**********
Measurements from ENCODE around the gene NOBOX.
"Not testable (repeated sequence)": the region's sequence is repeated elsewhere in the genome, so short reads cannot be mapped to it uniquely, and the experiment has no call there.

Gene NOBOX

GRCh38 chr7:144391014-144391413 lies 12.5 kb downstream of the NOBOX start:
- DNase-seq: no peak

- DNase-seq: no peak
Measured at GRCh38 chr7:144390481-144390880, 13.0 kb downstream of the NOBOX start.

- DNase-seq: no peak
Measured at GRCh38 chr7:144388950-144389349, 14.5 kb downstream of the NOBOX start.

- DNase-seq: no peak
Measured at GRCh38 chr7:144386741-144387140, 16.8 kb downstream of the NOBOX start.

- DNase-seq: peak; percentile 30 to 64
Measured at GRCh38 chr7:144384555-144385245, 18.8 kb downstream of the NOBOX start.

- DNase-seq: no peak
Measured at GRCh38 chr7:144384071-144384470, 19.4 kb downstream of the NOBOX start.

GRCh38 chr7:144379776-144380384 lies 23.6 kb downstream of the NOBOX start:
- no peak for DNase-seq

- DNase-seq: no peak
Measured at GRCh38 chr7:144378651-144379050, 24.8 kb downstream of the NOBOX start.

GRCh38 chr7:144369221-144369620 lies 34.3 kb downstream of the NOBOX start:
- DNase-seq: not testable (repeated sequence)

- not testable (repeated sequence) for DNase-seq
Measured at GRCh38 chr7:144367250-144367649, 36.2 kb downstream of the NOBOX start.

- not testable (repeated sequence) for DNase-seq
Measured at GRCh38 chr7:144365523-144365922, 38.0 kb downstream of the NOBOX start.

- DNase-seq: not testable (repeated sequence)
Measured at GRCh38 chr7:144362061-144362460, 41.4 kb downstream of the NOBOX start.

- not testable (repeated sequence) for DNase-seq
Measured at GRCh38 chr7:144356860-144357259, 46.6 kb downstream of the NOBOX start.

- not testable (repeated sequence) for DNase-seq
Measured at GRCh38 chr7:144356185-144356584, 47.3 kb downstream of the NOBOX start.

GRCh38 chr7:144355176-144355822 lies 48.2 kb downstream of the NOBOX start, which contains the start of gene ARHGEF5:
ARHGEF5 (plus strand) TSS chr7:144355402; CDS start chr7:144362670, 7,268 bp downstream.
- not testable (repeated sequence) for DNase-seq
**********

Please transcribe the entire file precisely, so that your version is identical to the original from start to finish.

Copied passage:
Measurements from ENCODE around the gene NOBOX.
"Not testable (repeated sequence)": the region's sequence is repeated elsewhere in the genome, so short reads cannot be mapped to it uniquely, and the experiment has no call there.

Gene NOBOX

GRCh38 chr7:144391014-144391413 lies 12.5 kb downstream of the NOBOX start:
- DNase-seq: no peak

- DNase-seq: no peak
Measured at GRCh38 chr7:144390481-144390880, 13.0 kb downstream of the NOBOX start.

- DNase-seq: no peak
Measured at GRCh38 chr7:144388950-144389349, 14.5 kb downstream of the NOBOX start.

- DNase-seq: no peak
Measured at GRCh38 chr7:144386741-144387140, 16.8 kb downstream of the NOBOX start.

- DNase-seq: peak; percentile 30 to 64
Measured at GRCh38 chr7:144384555-144385245, 18.8 kb downstream of the NOBOX start.

- DNase-seq: no peak
Measured at GRCh38 chr7:144384071-144384470, 19.4 kb downstream of the NOBOX start.

GRCh38 chr7:144379776-144380384 lies 23.6 kb downstream of the NOBOX start:
- no peak for DNase-seq

- DNase-seq: no peak
Measured at GRCh38 chr7:144378651-144379050, 24.8 kb downstream of the NOBOX start.

GRCh38 chr7:144369221-144369620 lies 34.3 kb downstream of the NOBOX start:
- DNase-seq: not testable (repeated sequence)

- not testable (repeated sequence) for DNase-seq
Measured at GRCh38 chr7:144367250-144367649, 36.2 kb downstream of the NOBOX start.

- not testable (repeated sequence) for DNase-seq
Measured at GRCh38 chr7:144365523-144365922, 38.0 kb downstream of the NOBOX start.

- DNase-seq: not testable (repeated sequence)
Measured at GRCh38 chr7:144362061-144362460, 41.4 kb downstream of the NOBOX start.

- not testable (repeated sequence) for DNase-seq
Measured at GRCh38 chr7:144356860-144357259, 46.6 kb downstream of the NOBOX start.

- not testable (repeated sequence) for DNase-seq
Measured at GRCh38 chr7:144356185-144356584, 47.3 kb downstream of the NOBOX start.

GRCh38 chr7:144355176-144355822 lies 48.2 kb downstream of the NOBOX start, which contains the start of gene ARHGEF5:
ARHGEF5 (plus strand) TSS chr7:144355402; CDS start chr7:144362670, 7,268 bp downstream.
- not testable (repeated sequence) for DNase-seq